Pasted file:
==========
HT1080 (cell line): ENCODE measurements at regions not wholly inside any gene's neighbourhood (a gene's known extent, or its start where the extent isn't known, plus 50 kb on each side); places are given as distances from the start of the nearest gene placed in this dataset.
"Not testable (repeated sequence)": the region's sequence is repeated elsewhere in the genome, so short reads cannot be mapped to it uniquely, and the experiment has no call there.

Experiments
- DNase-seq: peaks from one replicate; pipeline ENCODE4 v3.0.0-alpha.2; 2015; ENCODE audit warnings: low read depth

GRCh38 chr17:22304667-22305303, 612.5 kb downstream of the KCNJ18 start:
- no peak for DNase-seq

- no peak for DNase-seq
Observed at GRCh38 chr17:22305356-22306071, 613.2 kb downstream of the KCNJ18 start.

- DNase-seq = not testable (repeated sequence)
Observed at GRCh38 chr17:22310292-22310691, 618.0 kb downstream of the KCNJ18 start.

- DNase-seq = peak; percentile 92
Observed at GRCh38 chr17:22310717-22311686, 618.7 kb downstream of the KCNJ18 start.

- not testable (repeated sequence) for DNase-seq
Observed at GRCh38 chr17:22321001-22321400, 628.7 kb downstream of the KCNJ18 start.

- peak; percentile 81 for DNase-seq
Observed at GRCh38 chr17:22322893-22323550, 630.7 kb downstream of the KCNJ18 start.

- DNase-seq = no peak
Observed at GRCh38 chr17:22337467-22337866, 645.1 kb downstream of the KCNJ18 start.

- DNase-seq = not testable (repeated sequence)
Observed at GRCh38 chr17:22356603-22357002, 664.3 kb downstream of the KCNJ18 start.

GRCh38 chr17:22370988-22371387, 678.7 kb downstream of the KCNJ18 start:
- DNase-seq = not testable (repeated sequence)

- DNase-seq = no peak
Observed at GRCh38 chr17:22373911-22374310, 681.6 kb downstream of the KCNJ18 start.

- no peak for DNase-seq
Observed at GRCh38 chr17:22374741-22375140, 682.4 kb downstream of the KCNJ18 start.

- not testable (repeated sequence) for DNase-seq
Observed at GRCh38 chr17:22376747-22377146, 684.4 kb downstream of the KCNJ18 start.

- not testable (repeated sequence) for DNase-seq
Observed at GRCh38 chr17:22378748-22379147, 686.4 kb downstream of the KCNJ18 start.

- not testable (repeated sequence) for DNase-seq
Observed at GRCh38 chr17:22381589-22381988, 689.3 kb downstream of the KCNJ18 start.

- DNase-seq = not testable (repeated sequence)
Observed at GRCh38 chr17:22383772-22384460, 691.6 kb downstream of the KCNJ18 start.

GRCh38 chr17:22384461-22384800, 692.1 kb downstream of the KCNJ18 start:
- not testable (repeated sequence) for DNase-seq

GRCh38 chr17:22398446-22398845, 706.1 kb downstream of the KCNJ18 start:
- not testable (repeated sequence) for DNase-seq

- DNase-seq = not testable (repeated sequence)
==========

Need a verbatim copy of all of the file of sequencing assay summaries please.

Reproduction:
HT1080 (cell line): ENCODE measurements at regions not wholly inside any gene's neighbourhood (a gene's known extent, or its start where the extent isn't known, plus 50 kb on each side); places are given as distances from the start of the nearest gene placed in this dataset.
"Not testable (repeated sequence)": the region's sequence is repeated elsewhere in the genome, so short reads cannot be mapped to it uniquely, and the experiment has no call there.

Experiments
- DNase-seq: peaks from one replicate; pipeline ENCODE4 v3.0.0-alpha.2; 2015; ENCODE audit warnings: low read depth

GRCh38 chr17:22304667-22305303, 612.5 kb downstream of the KCNJ18 start:
- no peak for DNase-seq

- no peak for DNase-seq
Observed at GRCh38 chr17:22305356-22306071, 613.2 kb downstream of the KCNJ18 start.

- DNase-seq = not testable (repeated sequence)
Observed at GRCh38 chr17:22310292-22310691, 618.0 kb downstream of the KCNJ18 start.

- DNase-seq = peak; percentile 92
Observed at GRCh38 chr17:22310717-22311686, 618.7 kb downstream of the KCNJ18 start.

- not testable (repeated sequence) for DNase-seq
Observed at GRCh38 chr17:22321001-22321400, 628.7 kb downstream of the KCNJ18 start.

- peak; percentile 81 for DNase-seq
Observed at GRCh38 chr17:22322893-22323550, 630.7 kb downstream of the KCNJ18 start.

- DNase-seq = no peak
Observed at GRCh38 chr17:22337467-22337866, 645.1 kb downstream of the KCNJ18 start.

- DNase-seq = not testable (repeated sequence)
Observed at GRCh38 chr17:22356603-22357002, 664.3 kb downstream of the KCNJ18 start.

GRCh38 chr17:22370988-22371387, 678.7 kb downstream of the KCNJ18 start:
- DNase-seq = not testable (repeated sequence)

- DNase-seq = no peak
Observed at GRCh38 chr17:22373911-22374310, 681.6 kb downstream of the KCNJ18 start.

- no peak for DNase-seq
Observed at GRCh38 chr17:22374741-22375140, 682.4 kb downstream of the KCNJ18 start.

- not testable (repeated sequence) for DNase-seq
Observed at GRCh38 chr17:22376747-22377146, 684.4 kb downstream of the KCNJ18 start.

- not testable (repeated sequence) for DNase-seq
Observed at GRCh38 chr17:22378748-22379147, 686.4 kb downstream of the KCNJ18 start.

- not testable (repeated sequence) for DNase-seq
Observed at GRCh38 chr17:22381589-22381988, 689.3 kb downstream of the KCNJ18 start.

- DNase-seq = not testable (repeated sequence)
Observed at GRCh38 chr17:22383772-22384460, 691.6 kb downstream of the KCNJ18 start.

GRCh38 chr17:22384461-22384800, 692.1 kb downstream of the KCNJ18 start:
- not testable (repeated sequence) for DNase-seq

GRCh38 chr17:22398446-22398845, 706.1 kb downstream of the KCNJ18 start:
- not testable (repeated sequence) for DNase-seq

- DNase-seq = not testable (repeated sequence)